I’ve been using Blender at the studio I’m at to track some footage. It’s extremely blurry and has ended up needing to be manually tracked. We get a decent result in blender (Getting a box to stick to a chimps’ face) but upon importing the FBX file to Maya, the camera doesn’t align up with imported image planes anymore.
I noticed in Blender the camera shift has been changed by the solve, resulting in a angled camera shape. Does anyone have any ideas on how to fix or prevent this?
I have actually never seen a camera look like that. There must be more going wrong here than just the export. How did you solve the track? What solve error did you get? What refinement did you use in the solve?
I’ve just solved the issue this morning
The solve error was 0.3623. If you place a camera and go into the camera settings, there is something called “Shift”
The shift on the solved camera was:
These settings caused the camera to look like this. If I were to set the shift to 0 on both axis, the camera would look normal - but would be looking in the wrong direction. The first 32 frames of my footage were extremely blurry on the object that I was tracking. What I did was cut those 32 frames from the image sequence and just track the rest of the non-blurry footage. It gave me a non-shifted camera that worked fine. The object was moving in an arc during its motion blur, so we just roughly hand animated the 3D object along the arc and used motion blur in comp to blend it in decently.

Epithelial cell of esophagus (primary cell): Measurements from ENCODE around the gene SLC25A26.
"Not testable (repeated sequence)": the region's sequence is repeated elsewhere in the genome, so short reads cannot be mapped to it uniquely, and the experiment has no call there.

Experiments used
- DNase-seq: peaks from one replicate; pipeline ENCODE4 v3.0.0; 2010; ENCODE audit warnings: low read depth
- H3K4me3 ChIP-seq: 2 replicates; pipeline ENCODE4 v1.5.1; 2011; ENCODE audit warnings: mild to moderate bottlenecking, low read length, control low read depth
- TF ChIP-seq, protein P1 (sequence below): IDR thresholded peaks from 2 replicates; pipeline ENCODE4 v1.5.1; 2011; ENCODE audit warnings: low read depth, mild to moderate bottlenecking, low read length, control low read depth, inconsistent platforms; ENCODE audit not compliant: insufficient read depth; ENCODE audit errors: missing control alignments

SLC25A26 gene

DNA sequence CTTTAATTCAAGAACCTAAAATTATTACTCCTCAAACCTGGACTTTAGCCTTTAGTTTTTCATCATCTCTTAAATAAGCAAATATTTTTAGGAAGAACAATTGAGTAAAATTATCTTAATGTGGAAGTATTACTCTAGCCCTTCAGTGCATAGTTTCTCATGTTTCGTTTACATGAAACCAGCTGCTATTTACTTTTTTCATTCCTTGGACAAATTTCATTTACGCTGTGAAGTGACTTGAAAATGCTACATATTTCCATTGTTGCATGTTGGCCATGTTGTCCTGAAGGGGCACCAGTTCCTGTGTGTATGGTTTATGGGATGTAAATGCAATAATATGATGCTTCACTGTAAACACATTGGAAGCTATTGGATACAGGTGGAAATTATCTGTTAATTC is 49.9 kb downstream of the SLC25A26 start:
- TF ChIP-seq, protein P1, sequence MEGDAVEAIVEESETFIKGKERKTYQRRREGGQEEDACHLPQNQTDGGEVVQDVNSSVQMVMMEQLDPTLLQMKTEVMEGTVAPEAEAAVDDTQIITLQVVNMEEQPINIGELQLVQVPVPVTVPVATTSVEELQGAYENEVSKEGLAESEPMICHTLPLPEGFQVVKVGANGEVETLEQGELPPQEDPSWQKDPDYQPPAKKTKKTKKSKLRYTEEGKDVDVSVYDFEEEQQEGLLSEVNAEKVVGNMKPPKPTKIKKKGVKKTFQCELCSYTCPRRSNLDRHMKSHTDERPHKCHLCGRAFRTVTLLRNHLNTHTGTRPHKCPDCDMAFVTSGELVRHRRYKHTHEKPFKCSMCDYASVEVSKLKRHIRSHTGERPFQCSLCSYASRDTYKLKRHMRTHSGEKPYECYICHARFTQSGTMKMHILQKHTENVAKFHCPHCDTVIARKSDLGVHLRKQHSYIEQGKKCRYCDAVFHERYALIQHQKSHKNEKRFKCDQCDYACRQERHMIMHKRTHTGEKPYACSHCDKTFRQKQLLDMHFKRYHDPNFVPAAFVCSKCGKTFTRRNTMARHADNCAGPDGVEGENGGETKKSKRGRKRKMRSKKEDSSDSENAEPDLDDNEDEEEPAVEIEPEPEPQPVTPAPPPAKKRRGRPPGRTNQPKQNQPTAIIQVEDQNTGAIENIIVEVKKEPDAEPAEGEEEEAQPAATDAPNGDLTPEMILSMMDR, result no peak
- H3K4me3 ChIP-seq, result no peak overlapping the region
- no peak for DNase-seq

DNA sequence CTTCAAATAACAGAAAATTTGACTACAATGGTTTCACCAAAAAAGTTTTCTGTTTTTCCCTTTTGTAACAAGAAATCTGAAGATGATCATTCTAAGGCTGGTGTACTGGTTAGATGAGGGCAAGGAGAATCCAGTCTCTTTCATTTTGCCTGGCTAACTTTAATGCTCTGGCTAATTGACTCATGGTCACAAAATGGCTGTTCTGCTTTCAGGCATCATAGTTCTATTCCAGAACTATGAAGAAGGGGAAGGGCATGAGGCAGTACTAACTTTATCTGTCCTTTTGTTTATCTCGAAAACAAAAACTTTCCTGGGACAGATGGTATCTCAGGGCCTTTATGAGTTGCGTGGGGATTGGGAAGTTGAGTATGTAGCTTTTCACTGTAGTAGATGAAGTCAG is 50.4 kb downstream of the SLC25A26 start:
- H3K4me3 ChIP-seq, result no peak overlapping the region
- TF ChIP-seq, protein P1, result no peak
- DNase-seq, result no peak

I had painstakingly manually tracked all the trackers every frame for those 32 frames, so there was probably something throwing the solve off.
So shift in the blender camera simulates a tilt shift or bellows lens for architectural rendering. That would really stuff up a 3d solve that expects the center of frame to remain in place. I wonder why blender would alter it as a variable?
Check this explanation of the feature when added back in 2.49
@3pointedit: The link you sent, says that you can change the framing without changing the camera position. I think this is equivalent to taking a picture with a camera and then cutting something of. It means that the optical center is no longer the middle pixel. If you do full refinement, the camera solve will use the pixel corresponding as the optical center as a fit parameter. I can image that this would result in such a shifted camera. But it is generally a bad idea, because movie clips will usually not be cropped, at least statically. They are sometimes cropped dynamically if you have a consumer camera with image stabilization. That will also badly mess with you solve, because it makes the optical center move across the image between frames.
@Blayke: Good to hear that the mystery was solved! Can you mark the thread as solved?